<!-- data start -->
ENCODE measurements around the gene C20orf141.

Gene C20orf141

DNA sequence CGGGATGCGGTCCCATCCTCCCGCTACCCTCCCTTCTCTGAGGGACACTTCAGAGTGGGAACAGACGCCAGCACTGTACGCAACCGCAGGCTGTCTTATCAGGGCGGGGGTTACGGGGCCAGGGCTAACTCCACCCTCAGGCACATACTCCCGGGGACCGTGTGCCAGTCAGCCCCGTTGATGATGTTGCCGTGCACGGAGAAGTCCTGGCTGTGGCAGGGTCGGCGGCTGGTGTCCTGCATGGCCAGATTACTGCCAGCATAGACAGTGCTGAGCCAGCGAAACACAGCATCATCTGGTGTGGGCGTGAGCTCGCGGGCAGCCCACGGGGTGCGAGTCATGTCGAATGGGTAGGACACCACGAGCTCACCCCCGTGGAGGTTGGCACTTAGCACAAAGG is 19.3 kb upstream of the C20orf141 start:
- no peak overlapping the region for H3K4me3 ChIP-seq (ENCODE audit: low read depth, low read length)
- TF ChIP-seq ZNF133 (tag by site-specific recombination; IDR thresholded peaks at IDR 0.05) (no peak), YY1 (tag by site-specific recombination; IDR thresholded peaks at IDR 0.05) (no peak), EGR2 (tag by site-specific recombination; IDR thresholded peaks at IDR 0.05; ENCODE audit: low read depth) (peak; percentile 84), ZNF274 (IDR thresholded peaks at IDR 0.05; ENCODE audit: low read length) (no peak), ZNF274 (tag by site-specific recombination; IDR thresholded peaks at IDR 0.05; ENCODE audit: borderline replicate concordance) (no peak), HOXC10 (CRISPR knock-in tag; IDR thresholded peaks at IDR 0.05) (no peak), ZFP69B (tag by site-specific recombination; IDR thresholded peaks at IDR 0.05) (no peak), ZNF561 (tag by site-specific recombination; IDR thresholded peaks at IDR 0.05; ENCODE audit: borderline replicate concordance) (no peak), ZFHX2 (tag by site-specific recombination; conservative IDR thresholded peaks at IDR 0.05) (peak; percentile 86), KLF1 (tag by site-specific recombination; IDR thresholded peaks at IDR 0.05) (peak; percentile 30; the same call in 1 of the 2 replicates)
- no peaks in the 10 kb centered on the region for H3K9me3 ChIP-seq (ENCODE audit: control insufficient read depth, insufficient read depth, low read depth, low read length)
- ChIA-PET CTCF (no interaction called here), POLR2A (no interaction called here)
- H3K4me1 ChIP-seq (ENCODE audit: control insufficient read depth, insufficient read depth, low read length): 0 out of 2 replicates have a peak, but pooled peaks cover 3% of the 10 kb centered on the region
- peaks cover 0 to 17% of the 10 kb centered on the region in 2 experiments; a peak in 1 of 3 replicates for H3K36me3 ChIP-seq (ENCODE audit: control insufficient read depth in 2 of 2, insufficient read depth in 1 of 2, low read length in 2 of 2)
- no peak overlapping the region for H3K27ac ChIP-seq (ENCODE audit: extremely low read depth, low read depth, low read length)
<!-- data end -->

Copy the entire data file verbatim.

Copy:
ENCODE measurements around the gene C20orf141.

Gene C20orf141

DNA sequence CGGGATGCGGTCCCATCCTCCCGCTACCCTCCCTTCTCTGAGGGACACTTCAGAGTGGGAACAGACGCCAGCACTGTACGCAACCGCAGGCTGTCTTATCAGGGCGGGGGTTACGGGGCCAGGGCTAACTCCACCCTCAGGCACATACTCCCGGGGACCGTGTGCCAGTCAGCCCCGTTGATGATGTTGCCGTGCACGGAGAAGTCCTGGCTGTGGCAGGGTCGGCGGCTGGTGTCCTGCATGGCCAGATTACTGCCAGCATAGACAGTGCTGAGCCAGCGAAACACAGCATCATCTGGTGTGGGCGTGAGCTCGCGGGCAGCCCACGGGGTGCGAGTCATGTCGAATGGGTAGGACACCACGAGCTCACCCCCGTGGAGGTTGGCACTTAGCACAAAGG is 19.3 kb upstream of the C20orf141 start:
- no peak overlapping the region for H3K4me3 ChIP-seq (ENCODE audit: low read depth, low read length)
- TF ChIP-seq ZNF133 (tag by site-specific recombination; IDR thresholded peaks at IDR 0.05) (no peak), YY1 (tag by site-specific recombination; IDR thresholded peaks at IDR 0.05) (no peak), EGR2 (tag by site-specific recombination; IDR thresholded peaks at IDR 0.05; ENCODE audit: low read depth) (peak; percentile 84), ZNF274 (IDR thresholded peaks at IDR 0.05; ENCODE audit: low read length) (no peak), ZNF274 (tag by site-specific recombination; IDR thresholded peaks at IDR 0.05; ENCODE audit: borderline replicate concordance) (no peak), HOXC10 (CRISPR knock-in tag; IDR thresholded peaks at IDR 0.05) (no peak), ZFP69B (tag by site-specific recombination; IDR thresholded peaks at IDR 0.05) (no peak), ZNF561 (tag by site-specific recombination; IDR thresholded peaks at IDR 0.05; ENCODE audit: borderline replicate concordance) (no peak), ZFHX2 (tag by site-specific recombination; conservative IDR thresholded peaks at IDR 0.05) (peak; percentile 86), KLF1 (tag by site-specific recombination; IDR thresholded peaks at IDR 0.05) (peak; percentile 30; the same call in 1 of the 2 replicates)
- no peaks in the 10 kb centered on the region for H3K9me3 ChIP-seq (ENCODE audit: control insufficient read depth, insufficient read depth, low read depth, low read length)
- ChIA-PET CTCF (no interaction called here), POLR2A (no interaction called here)
- H3K4me1 ChIP-seq (ENCODE audit: control insufficient read depth, insufficient read depth, low read length): 0 out of 2 replicates have a peak, but pooled peaks cover 3% of the 10 kb centered on the region
- peaks cover 0 to 17% of the 10 kb centered on the region in 2 experiments; a peak in 1 of 3 replicates for H3K36me3 ChIP-seq (ENCODE audit: control insufficient read depth in 2 of 2, insufficient read depth in 1 of 2, low read length in 2 of 2)
- no peak overlapping the region for H3K27ac ChIP-seq (ENCODE audit: extremely low read depth, low read depth, low read length)